Race and Politics in post-apartheid South Africa

 

How the latest municipal elections have marked a shift in South Africans’ approach to politics

 

One could hardly find in the world a country as complex and contradictory as South Africa.

Twenty-two years ago -under the untiring leadership and the unshakable determination of Mandela- the country was walking its way out of the apartheid regime that for 56 years had kept South Africa’s black majority in a condition of discrimination, oppression and fear.

Twenty-two years ago, the South African people was writing one of the brightest chapters of the world’s recent history: Mandela’s rise to power came to symbolize the rise to freedom of all oppressed people worldwide and had a significance and an impact that went much beyond the borders of South Africa.

Twenty-two years ago, Mandela became South Africa’s first black President and the African National Congress (ANC) became the dominant party in the country’s political landscape.

Nevertheless, contradictions did not take long to emerge.

The ANC, in fact, was a black-dominated party whose political legitimacy was based on having defended the rights of the black people against the white minority and having defeated apartheid. And this rhetoric was further strengthened over the years: as other parties emerged, the leaders of the ANC went back to the fight for black equality to secure the support of the black voters and to weaken parties such as the mostly-white Democratic Alliance (DA) that could not refer to any comparable achievement as the defeat of apartheid was.

The result was thus the emergence of a South African political landscape in which allegiance to parties is mostly ethnically based and political views are mostly racially justified. These perceptions have constantly defined the political interactions between the country’s diverse ethnic groups and have paradoxically made of a “rainbow nation” that had long fought for equality one in which race still influences politics.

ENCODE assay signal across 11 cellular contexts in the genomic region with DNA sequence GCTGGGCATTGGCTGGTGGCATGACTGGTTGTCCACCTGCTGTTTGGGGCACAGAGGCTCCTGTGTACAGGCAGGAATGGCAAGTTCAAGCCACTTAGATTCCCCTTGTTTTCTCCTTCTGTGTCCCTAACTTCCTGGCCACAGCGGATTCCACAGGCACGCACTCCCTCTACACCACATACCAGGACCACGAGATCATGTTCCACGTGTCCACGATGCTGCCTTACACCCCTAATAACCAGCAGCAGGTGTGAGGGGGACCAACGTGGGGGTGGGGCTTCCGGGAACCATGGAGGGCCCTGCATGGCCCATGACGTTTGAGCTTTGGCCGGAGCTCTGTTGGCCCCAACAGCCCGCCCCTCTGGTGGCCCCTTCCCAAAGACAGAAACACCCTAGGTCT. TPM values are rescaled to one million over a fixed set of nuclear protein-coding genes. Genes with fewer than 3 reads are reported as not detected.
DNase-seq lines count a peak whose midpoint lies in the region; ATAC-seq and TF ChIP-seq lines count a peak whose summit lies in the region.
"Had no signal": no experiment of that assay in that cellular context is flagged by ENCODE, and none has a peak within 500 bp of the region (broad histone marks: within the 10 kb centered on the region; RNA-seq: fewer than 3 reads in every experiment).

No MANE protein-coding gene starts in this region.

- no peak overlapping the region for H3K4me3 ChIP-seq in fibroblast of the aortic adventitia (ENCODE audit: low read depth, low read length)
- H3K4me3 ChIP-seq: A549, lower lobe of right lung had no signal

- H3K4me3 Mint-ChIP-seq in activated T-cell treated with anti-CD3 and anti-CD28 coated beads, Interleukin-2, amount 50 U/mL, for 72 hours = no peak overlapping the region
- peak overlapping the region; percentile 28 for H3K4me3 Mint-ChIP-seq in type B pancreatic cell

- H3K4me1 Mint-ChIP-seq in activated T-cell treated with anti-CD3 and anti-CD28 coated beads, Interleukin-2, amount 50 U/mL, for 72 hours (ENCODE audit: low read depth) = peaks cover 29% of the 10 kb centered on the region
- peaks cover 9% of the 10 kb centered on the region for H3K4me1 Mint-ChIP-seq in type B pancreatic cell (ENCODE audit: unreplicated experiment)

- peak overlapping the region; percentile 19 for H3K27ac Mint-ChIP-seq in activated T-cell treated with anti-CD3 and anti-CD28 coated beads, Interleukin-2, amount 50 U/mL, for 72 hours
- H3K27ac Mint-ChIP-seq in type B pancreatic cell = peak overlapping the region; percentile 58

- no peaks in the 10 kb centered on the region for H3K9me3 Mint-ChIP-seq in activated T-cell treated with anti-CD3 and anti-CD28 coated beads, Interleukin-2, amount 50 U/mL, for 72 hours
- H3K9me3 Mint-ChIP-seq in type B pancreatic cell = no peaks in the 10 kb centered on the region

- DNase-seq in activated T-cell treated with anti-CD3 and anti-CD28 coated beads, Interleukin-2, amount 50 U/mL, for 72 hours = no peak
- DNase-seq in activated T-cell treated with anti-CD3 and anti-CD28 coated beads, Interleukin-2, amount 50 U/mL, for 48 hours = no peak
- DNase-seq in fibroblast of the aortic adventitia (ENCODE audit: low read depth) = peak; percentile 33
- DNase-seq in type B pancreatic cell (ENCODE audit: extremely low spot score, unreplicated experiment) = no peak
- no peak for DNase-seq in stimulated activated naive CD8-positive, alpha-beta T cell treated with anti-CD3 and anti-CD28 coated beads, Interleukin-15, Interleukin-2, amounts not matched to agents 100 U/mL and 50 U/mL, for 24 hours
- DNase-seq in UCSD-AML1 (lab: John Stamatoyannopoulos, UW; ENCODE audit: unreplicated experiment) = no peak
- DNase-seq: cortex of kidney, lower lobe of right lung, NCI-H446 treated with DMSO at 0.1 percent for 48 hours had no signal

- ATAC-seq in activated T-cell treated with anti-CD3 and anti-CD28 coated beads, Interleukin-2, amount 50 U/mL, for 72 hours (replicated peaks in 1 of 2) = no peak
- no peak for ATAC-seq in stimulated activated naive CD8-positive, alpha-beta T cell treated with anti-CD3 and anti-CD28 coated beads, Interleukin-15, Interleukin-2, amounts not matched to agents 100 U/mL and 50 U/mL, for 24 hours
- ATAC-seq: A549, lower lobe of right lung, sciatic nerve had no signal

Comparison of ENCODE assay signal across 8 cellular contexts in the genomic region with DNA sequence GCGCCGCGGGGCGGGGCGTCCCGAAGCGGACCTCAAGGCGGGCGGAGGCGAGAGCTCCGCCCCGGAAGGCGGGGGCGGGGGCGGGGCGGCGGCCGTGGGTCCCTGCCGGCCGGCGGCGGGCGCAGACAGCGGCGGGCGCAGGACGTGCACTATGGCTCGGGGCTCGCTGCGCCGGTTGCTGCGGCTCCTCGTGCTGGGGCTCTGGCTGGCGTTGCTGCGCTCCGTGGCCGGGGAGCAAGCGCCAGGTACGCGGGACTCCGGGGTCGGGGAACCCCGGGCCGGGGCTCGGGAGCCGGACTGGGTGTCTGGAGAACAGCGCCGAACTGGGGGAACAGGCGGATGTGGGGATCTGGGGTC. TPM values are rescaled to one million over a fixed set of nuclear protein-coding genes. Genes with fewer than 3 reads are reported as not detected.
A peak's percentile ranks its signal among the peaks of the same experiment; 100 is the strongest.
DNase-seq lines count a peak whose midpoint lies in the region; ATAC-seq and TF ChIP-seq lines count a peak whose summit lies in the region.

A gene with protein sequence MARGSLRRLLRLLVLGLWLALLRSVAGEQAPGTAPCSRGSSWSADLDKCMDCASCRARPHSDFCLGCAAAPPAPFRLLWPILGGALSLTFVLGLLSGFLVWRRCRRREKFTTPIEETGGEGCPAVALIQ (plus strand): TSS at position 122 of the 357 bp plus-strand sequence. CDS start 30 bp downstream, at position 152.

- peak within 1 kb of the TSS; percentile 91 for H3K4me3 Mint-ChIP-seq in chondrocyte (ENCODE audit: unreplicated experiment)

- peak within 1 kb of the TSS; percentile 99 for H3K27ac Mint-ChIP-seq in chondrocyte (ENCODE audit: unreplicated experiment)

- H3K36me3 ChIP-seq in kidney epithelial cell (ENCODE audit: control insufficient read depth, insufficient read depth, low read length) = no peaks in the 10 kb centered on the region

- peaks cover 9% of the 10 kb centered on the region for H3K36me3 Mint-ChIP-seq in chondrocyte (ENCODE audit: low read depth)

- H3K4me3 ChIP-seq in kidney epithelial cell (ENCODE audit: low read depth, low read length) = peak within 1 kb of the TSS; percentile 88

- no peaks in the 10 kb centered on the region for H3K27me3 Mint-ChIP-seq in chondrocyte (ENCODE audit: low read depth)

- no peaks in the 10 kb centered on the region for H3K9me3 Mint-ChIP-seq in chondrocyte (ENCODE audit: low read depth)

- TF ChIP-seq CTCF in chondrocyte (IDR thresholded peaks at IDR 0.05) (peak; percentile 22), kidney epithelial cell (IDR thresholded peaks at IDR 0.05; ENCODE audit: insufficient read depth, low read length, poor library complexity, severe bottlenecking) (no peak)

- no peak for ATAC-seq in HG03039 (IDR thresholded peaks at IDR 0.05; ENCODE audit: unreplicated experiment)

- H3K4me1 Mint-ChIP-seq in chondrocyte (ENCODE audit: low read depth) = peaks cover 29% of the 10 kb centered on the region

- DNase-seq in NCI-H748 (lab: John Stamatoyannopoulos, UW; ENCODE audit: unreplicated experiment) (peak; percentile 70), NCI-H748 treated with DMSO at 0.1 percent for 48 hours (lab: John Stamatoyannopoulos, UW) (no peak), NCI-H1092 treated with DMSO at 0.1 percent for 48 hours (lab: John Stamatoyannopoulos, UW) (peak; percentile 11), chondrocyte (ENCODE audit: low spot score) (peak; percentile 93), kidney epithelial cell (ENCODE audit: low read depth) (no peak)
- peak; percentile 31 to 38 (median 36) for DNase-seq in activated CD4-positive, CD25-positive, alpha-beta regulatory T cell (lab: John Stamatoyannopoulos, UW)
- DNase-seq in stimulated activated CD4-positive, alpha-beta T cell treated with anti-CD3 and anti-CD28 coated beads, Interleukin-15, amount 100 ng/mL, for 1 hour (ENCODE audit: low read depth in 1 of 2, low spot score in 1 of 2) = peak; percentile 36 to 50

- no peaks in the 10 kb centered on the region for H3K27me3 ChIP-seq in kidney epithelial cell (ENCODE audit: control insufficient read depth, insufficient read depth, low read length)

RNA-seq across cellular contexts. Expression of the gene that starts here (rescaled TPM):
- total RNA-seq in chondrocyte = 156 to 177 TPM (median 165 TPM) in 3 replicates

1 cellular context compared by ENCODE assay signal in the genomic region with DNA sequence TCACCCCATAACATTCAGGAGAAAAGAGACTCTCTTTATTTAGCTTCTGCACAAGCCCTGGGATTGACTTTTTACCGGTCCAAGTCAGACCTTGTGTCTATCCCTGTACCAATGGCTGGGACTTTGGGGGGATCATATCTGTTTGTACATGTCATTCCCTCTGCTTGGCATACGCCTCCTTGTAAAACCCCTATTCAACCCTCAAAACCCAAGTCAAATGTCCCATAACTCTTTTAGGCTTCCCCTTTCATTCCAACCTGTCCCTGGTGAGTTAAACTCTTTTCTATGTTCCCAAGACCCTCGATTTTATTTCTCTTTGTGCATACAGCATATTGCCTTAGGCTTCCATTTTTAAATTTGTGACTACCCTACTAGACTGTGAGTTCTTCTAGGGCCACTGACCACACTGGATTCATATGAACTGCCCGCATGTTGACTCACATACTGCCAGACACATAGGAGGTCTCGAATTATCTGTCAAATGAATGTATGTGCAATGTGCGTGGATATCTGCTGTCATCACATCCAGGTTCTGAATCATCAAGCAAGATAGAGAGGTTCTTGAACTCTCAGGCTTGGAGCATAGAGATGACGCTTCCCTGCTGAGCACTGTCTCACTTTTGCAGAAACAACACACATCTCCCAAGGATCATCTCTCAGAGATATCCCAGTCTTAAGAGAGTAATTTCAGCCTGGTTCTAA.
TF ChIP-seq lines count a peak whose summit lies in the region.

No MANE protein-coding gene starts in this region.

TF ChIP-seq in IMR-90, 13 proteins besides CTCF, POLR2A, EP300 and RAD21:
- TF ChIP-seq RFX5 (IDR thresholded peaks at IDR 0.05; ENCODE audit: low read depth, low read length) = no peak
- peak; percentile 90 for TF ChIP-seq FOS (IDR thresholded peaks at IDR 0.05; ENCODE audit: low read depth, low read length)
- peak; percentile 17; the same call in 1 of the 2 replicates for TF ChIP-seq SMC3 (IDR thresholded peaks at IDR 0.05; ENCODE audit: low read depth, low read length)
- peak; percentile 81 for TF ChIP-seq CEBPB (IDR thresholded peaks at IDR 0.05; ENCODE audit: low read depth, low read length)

All this, though, is now about to change.

In the municipal elections held on the 3rd of August, in fact, new dynamics have taken shape and have come to redefine the country’s political environment.

For the first time since 1994 votes were not influenced by history but rather by a concern over future, and people cast their votes not on the basis of traditional ethnic affiliation but on the basis of their assessment of politicians’ performance.

What the elections made clear is that a new approach to politics and a new political sensitivity has gradually emerged among voters – and the consequence of this new awareness was a blown for President Zuma’s ANC and a success for Maimane’s DA. Tired of a political establishment dominated by corruption, scandals and lack of transparency, tired of a stagnating economy with unemployment at 26%, and tired of a poverty whose “face is still black” and of a persistent inequality between poor black workers and wealthy white employers, many black voters who in the past had loyally supported the ANC and all it represented turned their back to it and voted for the DA.

It is thus in this changing political context that Zuma found himself paying the price of his poor political performance and that the DA obtained a stunning success winning in cities as relevant as Cape Town, Port Elizabeth and Nelson Mandela Bay and challenging the ANC in Pretoria and Johannesburg.

What took place on the 3rd of August was the biggest shake-up in the country’s post-apartheid’s political order and the most impressive change in the people’s political awareness since 1994.  This new approach to politics, to the significance of voting, and to the accountability of politicians marked in fact a real turning-point for a country in which -despite apartheid having formally ended twenty-two years ago- race and politics actually continued to go hand in hand.